Fallout 4 is releasing in November

Fallout 4

[Can't wait to play Fallout 4? Neither can we. Check out the mod's we'd most like to see while you wait.]

Following on the heels of the announcement trailer released earlier this month, Bethesda gave us a great heaping eyeful of Fallout 4 at their E3 conference on Sunday. In addition to a ton of concept art (coming soon to an enormous hardcover collection, I'm sure), we got a good look at the new character creation tool, with which you can sculpt and alter the details of your character's face while peering into a bathroom mirror.

Fallout 4

We also got confirmation of what the first trailer hinted at: Fallout 4 begins before the apocalypse, and we'll be playing as the sole survivor of Vault 111..

VATS is back, as we saw the lone survivor blasting some mole rats. We also got to see more of Dogmeat, who you'll be able to give contextual commands to. An upgraded Pip-boy was also showcased, that even allows you to minigames on it.

A new crafting system will let you hammer together the weapon of your dreams, and you'll even be able to customize your power armor. Base-building? Sure, why not! You'll be able to salvage materials, build yourself a home, wire it, power it, and even add automated turrets to defend your home from raiders. You'll be able to establish multiple bases and even run Brahmin caravans between them.


If you're looking to enhance your experience, the Collector's Edition of the game will come with an actual Pip-boy—one you can insert your smartphone into to act as its screen. A Fallout 4 app will provide a second screen experience. As Todd Howard put it: "As far as stupid gimmicks go, this is the best fucking one I've ever seen."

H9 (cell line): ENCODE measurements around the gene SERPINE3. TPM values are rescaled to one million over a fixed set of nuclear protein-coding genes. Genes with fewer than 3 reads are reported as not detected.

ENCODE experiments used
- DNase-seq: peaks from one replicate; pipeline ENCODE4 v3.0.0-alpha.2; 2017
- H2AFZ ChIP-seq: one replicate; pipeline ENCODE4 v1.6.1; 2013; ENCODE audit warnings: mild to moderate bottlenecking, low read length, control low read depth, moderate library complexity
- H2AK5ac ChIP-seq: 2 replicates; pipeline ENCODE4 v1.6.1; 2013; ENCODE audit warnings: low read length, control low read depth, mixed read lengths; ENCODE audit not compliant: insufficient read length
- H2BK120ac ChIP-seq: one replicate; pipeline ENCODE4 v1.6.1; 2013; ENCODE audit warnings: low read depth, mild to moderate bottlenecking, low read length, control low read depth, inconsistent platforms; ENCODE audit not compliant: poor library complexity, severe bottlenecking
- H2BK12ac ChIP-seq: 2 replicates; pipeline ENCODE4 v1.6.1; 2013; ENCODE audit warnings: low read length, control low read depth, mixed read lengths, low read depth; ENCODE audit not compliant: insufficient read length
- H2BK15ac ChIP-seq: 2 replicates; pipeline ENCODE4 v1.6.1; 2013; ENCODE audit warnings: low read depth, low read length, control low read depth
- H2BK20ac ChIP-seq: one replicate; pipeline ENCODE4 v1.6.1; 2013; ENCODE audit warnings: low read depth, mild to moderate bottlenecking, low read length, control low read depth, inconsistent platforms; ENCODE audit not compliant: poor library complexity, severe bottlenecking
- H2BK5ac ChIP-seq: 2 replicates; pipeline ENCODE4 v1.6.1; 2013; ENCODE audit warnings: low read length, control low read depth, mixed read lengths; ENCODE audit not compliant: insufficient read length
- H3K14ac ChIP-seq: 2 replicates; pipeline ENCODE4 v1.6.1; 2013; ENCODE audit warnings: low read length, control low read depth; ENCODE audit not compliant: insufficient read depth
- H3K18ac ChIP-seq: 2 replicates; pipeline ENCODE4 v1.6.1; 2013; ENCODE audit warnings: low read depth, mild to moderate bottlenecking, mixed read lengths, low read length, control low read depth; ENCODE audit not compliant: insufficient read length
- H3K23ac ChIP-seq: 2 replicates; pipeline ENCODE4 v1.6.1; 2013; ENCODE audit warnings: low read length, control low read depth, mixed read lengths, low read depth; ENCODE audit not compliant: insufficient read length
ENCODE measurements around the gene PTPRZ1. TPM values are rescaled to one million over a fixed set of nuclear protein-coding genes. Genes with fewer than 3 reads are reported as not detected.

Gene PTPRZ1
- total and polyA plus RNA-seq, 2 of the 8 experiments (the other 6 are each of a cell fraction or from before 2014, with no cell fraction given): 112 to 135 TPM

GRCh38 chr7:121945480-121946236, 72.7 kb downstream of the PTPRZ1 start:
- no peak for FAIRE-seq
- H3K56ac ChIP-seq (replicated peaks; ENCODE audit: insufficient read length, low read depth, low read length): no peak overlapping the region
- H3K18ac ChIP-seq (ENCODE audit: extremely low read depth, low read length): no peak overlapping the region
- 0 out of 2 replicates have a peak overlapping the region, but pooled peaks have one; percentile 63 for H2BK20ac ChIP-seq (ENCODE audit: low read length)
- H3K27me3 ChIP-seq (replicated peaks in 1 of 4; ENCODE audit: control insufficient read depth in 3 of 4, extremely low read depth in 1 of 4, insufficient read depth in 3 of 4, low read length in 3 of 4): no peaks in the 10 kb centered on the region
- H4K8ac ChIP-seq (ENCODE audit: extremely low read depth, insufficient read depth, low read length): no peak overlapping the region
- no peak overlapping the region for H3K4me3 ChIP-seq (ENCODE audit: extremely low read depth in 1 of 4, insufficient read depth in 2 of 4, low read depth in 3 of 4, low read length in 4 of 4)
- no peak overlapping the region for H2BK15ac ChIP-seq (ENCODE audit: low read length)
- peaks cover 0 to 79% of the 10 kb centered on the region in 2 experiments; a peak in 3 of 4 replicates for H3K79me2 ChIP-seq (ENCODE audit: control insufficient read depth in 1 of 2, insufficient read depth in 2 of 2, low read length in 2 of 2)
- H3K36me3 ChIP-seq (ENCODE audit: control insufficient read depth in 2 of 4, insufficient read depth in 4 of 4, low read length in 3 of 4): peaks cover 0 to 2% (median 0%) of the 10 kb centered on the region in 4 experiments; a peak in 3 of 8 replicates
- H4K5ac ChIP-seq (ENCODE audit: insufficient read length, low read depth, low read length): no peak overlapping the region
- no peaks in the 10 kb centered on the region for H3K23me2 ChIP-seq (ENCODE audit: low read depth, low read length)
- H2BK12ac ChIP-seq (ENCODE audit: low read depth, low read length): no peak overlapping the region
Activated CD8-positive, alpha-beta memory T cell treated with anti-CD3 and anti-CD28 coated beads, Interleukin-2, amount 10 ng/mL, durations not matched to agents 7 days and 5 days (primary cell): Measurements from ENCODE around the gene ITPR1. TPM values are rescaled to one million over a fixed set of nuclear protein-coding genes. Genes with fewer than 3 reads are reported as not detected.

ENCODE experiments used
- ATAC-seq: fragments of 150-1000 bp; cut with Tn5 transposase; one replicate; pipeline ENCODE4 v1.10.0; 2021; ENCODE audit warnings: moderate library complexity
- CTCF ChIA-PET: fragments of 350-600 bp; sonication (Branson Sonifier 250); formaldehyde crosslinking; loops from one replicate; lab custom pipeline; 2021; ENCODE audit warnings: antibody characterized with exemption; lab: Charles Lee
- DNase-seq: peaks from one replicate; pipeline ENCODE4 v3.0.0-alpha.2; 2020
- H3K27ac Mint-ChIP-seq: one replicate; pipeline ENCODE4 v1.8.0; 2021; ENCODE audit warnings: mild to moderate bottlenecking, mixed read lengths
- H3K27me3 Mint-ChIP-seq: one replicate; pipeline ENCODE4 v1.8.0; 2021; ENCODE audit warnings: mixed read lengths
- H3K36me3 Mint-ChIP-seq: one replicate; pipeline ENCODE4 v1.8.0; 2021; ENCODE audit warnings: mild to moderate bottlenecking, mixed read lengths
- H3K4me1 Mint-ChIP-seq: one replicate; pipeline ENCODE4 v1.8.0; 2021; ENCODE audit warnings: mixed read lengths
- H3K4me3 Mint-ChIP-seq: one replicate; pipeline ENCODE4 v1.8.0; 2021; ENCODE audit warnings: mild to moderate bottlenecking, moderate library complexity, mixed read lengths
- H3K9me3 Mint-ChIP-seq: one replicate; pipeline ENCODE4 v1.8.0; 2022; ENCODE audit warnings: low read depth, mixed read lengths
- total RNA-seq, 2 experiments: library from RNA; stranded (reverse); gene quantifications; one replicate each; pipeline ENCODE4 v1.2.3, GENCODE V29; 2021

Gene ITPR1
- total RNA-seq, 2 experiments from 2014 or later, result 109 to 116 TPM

More importantly, the release date: Fallout 4 is releasing on November 10, 2015.

Below, you can watch the entirety of Bethesda's Fallout 4 showcase, which takes you from concept art to gameplay footage, and highlights the game's weapon customization, crafting, base-building, and combat.

Christopher Livingston
Senior Editor

Chris started playing PC games in the 1980s, started writing about them in the early 2000s, and (finally) started getting paid to write about them in the late 2000s. Following a few years as a regular freelancer, PC Gamer hired him in 2014, probably so he'd stop emailing them asking for more work. Chris has a love-hate relationship with survival games and an unhealthy fascination with the inner lives of NPCs. He's also a fan of offbeat simulation games, mods, and ignoring storylines in RPGs so he can make up his own.